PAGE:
Visual C++ 2005 IDE Enhancements, Part 5: Variable Display
At some stage, despite all the attempts at clever display techniques, textboxes just don't cut it for displaying large and complex variables. Most developers have had to add a DataGrid to a dummy form so they can debug the contents of a DataSet or copy the data from an XML string into a file so they can view it with the auto-indenting and node-collapsing abilities of Internet Explorer. As variables get more complex, the need for customized displays such as a DataGrid or a specialized XML viewer increases. In recognition of this need, Visual Studio ships with a new technology called Debug Visualizers. A Debug Visualizer is simply a custom display form that is associated with a particular type and accessible from any of the standard debug windows like Autos and Locals.
Before going into the process of writing a Visualizer, take a look at one in action. Figure 5 shows the Autos window with a System::String variable included. Notice the small magnifying glass icon at the end of the variable's value.
Click here for a larger image.
Figure 5. Type with a Visualizer Available
Clicking on the magnifying glass brings up the Visualizer associated with the type (as shown in Figure 6). In this case, the display is of a simple string that was not difficult to inspect with the standard textbox-based debug display, but as the string becomes larger, the usefulness of the string Visualizer increases. Planned for inclusion in the final release (but not working in Beta 2) are Visualizers for DataSets, XML, and HTML.
Figure 6. String Debug Visualizer Display
Writing a Visualizer is a reasonably simple task. Rather than forcing the developer to tread a painful line between the native core of the IDE and the managed code responsible for large sections of the UI, writing Visualizers is purely a managed code exercise. Visual Studio ships with a walkthrough that goes through each step in detail, but the basic tasks involve implementing the IVisualizerObjectProvider interface for the type, which will live inside Visual Studio and display the Visualizer UI, and deriving from VisualizerObjectSource for the type that will live inside the process that is being debugged. The Visualizer user interface is implemented through an IDialogVisualizerService-implementing object, which will display Windows Forms controls. To hook all the types together, the DebuggerVisualizerAttribute is used. An optional feature of a debug visualizer is the ability to modify data in the variable being displayed, and it can do this by changing values in the object or by creating a replacement object.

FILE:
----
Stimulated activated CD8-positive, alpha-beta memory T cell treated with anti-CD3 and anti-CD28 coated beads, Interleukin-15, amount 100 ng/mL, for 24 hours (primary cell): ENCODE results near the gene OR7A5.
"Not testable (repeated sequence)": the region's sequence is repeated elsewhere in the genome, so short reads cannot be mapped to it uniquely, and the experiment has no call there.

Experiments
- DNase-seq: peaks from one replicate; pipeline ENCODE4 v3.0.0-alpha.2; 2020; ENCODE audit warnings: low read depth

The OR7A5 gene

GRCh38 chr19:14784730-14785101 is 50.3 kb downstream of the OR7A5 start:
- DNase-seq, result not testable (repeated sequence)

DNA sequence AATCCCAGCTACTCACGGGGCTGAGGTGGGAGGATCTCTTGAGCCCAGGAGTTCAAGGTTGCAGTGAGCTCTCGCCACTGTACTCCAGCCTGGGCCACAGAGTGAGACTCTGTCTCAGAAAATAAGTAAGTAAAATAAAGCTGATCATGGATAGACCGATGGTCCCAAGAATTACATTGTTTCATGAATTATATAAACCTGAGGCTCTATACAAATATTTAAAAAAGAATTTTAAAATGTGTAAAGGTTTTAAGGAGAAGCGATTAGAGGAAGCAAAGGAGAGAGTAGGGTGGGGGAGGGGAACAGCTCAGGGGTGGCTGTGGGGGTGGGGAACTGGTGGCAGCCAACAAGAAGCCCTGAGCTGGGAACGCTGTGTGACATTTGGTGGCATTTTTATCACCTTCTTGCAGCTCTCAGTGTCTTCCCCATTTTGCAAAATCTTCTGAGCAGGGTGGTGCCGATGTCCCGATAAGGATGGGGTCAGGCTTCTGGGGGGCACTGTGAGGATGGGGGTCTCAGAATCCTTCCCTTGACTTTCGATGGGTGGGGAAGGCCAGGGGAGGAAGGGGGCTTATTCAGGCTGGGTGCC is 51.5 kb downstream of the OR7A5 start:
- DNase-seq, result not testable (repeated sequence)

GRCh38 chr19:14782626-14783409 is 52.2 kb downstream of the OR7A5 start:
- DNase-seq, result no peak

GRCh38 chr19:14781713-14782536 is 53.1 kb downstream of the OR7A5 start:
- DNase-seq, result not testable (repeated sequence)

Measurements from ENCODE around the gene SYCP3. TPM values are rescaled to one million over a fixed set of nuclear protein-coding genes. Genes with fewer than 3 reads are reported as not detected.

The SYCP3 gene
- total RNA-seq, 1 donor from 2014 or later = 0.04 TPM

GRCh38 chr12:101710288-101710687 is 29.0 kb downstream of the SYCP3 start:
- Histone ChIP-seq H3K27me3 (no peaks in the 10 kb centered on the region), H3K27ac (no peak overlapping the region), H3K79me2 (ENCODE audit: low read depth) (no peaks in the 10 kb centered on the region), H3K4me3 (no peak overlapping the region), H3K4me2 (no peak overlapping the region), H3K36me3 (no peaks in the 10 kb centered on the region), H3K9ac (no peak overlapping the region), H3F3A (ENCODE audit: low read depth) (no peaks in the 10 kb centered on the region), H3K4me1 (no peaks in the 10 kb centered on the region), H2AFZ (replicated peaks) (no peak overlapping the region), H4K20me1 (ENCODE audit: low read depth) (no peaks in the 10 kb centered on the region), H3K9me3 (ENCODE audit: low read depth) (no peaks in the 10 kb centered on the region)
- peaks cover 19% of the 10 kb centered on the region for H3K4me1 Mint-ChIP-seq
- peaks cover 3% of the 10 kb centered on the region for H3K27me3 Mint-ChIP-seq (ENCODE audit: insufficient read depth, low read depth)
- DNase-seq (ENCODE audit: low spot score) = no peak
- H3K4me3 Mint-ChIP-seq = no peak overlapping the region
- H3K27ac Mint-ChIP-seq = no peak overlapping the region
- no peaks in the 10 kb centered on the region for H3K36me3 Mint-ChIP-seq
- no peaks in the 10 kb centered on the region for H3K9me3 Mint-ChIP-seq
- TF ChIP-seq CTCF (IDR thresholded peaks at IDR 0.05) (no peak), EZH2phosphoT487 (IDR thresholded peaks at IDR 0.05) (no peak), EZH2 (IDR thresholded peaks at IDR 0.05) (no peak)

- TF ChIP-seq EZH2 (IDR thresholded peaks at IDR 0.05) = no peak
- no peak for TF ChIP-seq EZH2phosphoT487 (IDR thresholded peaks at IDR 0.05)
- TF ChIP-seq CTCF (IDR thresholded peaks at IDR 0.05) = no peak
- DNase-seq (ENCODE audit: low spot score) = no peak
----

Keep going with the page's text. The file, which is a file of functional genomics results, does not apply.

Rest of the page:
Deployment of a debug visualizer is a simple story, with no Registry settings required. The assembly containing the visualizer is simply placed in a known directory (either [Visual Studio Install Path]\Microsoft Visual Studio 8\Common7\Packages\Debugger\Visualisers or My Documents\Visual Studio\Visualizers), and Visual Studio uses reflection to pick up the assembly and load the correct types.
About the Author
Nick Wienholt is an independent Windows and .NET consultant based in Sydney, Australia. He is the author of Maximizing .NET Performance from Apress, and specializes in system-level software architecture and development with a particular focus on performance, security, interoperability, and debugging. Nick can be reached at NickW@dotnetperformance.com.
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